The IRS sends a letter to all the trustees granting the EIN. The letter also informs that trustee that he must yearly submit IRS Form 1041, regardless of whether the application was correctly filled out or not. At this point, I draft and send, Certified Mail Return Receipt Requested, cc Trustee, the IRS a letter explaining why Form 1041 is totally inappropriate and inapplicable. The first time I encountered this matter was in 2017. Since then, every church receives such an instruction from the IRS. In every instance, I have submitted a letter of explanation to the IRS. That has taken care of the issue in every instance with no further IRS communication on the matter.

For more details on the matter of the EIN “for banking purposes only,” to include links to letters to the IRS regarding IRS Form 1041 and other matters, see Obtaining a Church Common Law Trust Employee Identification Number “For Banking Purposes Only.”

The account should not be classified as a “business” account. The trust is not a business, as the documents make clear. The account is more correctly a personal account since the trustee is the legal owner of the account, the Lord Jesus Christ the actual owner. Remember, as stated in the documents, the legal owner is bound to handle all properties (which includes money and bank accounts) in the trust estate solely for the benefit of the Lord Jesus Christ according to His will as given in the Bible, not for his own benefit. The documents make clear this and all relevant matters (to include that the trustee receives no compensation and therefore cannot be called an employee). Should the bank insist on opening a “business” account, the trustee should go to another bank.

Some, if not most, banks only have “personal” and “business” accounts. The trustee should examine the paperwork to make sure that he is not opening a business account. If the paperwork indicates that it will be a business account, the trustee should point out that the account is more correctly personal. The trustee, as legal owner, is opening the account. He has the fiduciary duty to manage the funds in the account for the beneficiary, the true, beneficial and equitable owner of the property (which included money and bank accounts) held in the trust estate solely according to the will of the beneficiary, the Lord Jesus Christ according to His will as given in the Bible.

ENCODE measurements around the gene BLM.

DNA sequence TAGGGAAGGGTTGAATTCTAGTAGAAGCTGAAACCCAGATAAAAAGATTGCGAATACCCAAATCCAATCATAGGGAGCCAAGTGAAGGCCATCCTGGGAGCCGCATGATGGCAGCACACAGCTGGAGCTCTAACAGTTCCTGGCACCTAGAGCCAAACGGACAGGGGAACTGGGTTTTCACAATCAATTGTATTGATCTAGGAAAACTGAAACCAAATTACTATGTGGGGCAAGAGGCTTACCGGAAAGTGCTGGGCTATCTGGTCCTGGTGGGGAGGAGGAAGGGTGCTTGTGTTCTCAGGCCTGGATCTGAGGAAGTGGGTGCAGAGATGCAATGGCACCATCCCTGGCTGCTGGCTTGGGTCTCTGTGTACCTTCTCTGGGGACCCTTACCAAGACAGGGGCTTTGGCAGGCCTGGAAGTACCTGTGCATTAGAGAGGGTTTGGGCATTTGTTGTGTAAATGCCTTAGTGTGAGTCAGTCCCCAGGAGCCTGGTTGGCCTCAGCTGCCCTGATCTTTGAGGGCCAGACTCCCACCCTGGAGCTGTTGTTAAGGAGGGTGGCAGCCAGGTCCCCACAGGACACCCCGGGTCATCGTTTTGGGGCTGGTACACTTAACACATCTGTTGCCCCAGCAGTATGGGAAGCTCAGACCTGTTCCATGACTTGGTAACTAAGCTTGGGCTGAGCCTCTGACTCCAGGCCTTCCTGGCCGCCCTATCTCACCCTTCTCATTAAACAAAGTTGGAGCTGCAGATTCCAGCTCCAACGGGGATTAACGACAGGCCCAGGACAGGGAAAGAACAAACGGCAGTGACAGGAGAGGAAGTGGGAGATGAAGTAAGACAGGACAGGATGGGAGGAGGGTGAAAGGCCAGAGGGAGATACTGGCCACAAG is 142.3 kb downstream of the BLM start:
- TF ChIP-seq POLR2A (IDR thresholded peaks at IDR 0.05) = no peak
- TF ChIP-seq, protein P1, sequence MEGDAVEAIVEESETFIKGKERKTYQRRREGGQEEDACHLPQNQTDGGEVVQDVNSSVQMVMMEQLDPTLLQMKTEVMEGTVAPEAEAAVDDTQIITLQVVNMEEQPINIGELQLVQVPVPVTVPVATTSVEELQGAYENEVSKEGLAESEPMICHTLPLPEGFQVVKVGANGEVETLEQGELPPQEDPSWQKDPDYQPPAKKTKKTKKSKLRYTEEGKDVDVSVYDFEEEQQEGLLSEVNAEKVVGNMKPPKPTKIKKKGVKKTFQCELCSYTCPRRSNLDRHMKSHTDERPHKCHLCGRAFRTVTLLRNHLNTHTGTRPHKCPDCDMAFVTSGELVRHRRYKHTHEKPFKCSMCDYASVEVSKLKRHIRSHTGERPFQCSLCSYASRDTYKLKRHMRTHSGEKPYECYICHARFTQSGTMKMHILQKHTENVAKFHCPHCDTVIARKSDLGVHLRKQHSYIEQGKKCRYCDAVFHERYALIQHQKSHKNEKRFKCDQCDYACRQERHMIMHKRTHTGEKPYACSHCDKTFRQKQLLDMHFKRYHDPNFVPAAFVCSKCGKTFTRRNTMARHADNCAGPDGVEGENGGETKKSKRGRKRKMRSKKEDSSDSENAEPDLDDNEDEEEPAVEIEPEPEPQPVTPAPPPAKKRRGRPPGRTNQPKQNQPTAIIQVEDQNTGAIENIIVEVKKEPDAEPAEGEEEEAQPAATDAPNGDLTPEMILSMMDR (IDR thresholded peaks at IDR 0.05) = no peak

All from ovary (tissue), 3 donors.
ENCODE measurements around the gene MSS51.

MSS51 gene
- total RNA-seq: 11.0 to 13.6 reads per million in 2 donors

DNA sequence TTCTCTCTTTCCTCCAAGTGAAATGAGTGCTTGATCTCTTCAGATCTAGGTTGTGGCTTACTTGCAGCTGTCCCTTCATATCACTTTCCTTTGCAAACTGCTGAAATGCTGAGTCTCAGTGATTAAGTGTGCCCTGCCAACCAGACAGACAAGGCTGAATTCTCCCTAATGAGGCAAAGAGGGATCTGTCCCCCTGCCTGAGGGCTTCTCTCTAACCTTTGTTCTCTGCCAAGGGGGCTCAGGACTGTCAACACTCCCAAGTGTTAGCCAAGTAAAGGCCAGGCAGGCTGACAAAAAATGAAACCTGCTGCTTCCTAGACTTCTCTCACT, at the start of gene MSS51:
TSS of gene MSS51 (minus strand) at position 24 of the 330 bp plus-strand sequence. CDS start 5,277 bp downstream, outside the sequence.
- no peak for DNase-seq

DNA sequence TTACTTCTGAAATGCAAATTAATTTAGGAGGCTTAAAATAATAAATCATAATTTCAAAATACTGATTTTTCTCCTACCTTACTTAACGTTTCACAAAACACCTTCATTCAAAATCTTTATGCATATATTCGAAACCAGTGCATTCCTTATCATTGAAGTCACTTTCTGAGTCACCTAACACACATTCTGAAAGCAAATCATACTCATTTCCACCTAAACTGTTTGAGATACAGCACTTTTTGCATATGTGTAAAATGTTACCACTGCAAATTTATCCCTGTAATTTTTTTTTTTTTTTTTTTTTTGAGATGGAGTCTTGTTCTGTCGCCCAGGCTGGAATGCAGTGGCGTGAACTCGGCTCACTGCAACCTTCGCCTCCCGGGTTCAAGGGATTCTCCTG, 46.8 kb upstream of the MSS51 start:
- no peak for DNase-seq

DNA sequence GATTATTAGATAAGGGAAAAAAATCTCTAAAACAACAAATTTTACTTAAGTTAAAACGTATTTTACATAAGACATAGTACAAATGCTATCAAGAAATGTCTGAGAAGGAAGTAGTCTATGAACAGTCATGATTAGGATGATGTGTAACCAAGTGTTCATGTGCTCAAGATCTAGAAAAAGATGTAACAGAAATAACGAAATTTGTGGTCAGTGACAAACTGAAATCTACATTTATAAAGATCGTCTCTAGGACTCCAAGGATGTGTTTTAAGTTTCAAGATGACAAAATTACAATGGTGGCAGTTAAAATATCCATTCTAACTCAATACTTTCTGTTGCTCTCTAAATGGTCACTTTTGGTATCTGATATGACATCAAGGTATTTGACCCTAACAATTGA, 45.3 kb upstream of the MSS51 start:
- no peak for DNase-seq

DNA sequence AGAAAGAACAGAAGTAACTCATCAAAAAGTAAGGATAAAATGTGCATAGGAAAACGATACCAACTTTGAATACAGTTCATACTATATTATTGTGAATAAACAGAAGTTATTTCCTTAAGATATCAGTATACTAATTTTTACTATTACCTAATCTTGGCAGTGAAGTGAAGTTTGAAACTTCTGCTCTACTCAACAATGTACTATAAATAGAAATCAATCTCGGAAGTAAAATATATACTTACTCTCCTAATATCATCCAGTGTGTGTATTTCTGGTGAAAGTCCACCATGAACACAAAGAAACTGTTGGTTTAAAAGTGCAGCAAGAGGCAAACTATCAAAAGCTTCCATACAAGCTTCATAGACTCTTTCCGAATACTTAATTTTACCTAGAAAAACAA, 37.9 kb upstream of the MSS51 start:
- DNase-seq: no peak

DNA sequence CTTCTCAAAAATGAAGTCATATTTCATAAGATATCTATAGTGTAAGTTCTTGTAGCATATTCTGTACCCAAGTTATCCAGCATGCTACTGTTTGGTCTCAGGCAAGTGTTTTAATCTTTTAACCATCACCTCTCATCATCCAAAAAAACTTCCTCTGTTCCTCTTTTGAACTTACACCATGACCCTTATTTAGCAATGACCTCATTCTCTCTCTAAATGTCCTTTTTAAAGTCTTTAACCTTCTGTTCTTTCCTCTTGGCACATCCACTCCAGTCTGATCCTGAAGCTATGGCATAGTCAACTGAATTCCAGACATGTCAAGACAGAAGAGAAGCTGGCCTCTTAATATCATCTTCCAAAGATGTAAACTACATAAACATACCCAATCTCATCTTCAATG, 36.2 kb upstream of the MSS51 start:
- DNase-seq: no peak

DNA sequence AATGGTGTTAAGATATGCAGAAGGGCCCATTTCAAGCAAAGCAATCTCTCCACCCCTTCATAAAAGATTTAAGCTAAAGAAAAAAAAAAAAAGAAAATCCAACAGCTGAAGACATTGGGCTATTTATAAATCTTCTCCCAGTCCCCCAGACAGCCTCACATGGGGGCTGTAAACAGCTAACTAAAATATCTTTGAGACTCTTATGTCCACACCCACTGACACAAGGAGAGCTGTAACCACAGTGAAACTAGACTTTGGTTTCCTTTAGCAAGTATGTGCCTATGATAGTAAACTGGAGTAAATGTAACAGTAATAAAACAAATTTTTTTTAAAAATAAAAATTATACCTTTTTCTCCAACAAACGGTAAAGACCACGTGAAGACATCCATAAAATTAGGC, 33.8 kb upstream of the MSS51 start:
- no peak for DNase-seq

What should the trustee do should the bank refuse to open the account as personal rather than business? Recently, two trustees had to face this dilemma. A trustee in Wyoming, with the permission of the bank, struck out all references to “business” on the agreement before signing it. In another case, the bank would not remove references to “business” on the agreement in order to open the account. However, bank officials assured the trustee and Jerald Finney that the business designation was for banking purposes only and that it did not declare that the trust was a business. The bank, as always, had examined the trust documents before agreeing to open the account; and those documents make clear that the trust can in no way be a business. The trustee opened the account, but plans to look for another bank in the area to see if he can get a properly designated account.

All trustees have been able to open a bank account. Most have had this success at the first bank they visited. Some have had to go to a second bank. Only one that I can recall has had to go to a third bank.

Remember to tell all givers to give to “[Name of Trust],” not to [Name of Church].

Always remember that I, as your servant in the Lord, am here to help in any matter. Please do not hesitate to contact me for any reason. God bless.